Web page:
Relevance of bovine tuberculosis research to the understanding of human disease: historical perspectives, approaches, and immunologic mechanisms.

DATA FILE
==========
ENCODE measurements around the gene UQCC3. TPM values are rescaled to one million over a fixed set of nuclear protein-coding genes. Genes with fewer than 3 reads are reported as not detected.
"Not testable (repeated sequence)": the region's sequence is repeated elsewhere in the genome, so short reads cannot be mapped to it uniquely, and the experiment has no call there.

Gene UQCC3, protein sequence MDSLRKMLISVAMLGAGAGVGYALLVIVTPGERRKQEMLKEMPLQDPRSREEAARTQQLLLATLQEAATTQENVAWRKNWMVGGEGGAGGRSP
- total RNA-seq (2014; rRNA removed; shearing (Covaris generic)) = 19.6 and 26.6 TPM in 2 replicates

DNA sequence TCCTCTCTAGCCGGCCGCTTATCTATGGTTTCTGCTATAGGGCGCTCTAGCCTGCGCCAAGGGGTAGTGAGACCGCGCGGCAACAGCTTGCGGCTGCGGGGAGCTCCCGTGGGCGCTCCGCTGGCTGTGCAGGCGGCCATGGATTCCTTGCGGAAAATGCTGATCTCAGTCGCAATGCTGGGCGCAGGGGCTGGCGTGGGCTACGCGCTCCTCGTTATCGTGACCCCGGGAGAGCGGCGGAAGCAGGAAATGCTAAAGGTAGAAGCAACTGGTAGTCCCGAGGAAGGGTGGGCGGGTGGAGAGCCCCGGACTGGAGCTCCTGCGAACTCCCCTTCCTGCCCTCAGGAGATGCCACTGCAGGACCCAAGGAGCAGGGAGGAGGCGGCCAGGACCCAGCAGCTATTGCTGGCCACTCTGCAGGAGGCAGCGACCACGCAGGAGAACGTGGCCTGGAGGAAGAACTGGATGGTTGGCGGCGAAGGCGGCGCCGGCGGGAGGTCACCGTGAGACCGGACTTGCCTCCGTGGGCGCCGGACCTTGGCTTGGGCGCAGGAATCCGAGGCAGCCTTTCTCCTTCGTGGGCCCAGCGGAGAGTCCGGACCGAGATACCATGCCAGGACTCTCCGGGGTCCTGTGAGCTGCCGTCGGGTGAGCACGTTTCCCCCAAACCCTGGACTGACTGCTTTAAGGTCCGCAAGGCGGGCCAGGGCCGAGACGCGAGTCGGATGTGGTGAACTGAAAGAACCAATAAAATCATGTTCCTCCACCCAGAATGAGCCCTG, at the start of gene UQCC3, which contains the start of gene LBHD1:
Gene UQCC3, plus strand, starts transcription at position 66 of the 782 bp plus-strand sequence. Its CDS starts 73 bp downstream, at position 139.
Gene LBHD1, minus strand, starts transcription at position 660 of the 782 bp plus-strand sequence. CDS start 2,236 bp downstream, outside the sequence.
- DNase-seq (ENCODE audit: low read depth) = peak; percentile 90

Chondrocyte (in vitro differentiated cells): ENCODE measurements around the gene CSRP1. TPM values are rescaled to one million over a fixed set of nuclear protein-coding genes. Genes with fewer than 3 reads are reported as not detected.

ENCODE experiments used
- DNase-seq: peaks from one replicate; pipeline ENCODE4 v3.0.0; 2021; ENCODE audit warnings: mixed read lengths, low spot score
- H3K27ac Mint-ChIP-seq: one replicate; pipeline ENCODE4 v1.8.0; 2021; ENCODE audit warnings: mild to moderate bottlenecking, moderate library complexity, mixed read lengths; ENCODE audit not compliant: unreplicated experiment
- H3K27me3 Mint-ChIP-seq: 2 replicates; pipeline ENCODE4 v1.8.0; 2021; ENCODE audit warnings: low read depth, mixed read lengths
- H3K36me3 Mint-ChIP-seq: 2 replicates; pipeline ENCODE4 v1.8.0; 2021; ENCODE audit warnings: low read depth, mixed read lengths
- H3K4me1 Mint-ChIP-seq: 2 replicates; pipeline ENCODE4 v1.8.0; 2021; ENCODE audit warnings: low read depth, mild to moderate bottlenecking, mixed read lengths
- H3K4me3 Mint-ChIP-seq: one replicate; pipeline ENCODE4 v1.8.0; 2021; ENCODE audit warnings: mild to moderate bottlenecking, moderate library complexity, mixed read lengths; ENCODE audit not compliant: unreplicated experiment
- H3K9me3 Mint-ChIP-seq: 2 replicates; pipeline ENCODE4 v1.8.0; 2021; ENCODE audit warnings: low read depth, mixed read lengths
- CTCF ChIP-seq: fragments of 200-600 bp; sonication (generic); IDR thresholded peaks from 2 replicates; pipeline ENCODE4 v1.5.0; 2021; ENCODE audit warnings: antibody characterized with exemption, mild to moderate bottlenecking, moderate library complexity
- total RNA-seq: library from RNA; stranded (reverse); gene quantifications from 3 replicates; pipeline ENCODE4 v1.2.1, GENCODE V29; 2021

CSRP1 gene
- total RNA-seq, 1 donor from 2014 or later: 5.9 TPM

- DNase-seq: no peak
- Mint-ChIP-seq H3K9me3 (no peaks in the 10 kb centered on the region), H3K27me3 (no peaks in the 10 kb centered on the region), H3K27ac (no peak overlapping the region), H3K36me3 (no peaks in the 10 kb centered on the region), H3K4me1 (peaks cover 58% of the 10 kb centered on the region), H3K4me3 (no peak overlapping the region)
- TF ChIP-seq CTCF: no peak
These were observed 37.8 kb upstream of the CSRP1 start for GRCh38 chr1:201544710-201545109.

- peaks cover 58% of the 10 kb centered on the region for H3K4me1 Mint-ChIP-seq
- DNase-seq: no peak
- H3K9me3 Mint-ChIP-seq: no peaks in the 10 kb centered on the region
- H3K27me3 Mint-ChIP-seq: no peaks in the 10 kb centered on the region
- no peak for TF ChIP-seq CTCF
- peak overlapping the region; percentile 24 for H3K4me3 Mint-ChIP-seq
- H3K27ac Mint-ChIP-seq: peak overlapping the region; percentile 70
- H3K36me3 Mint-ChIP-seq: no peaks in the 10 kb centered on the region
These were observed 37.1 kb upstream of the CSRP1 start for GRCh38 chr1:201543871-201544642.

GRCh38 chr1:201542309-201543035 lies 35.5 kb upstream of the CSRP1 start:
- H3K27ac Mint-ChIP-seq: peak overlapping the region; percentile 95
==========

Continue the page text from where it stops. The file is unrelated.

The human tuberculous granuloma provides the morphological basis for local immune processes central to the outcome of tuberculosis. Because of the scarcity of information in human patients, the aim of the present study was to gain insights into the functional and structural properties of infiltrated tissue. To this end, the mycobacterial load in lesions and dissemination to different tissue locations were investigated, as well as distribution, biological functions, and interactions of host immune cells. Analysis of early granuloma formation in formerly healthy lung tissue revealed a spatio-temporal sequence of cellular infiltration to sites of mycobacterial infection. A general structure of the developing granuloma was identified, comprising an inner cell layer with few CD8(+) cells surrounding the necrotic centre and an outer area of lymphocyte infiltration harbouring mycobacteria-containing antigen-presenting cells as well as CD4(+), CD8(+), and B cells in active follicle-like centres resembling secondary lymphoid organs. It is concluded that the follicular structures in the peripheral rim of granulomas serve as a morphological substrate for the orchestration of the enduring host response in pulmonary tuberculosis.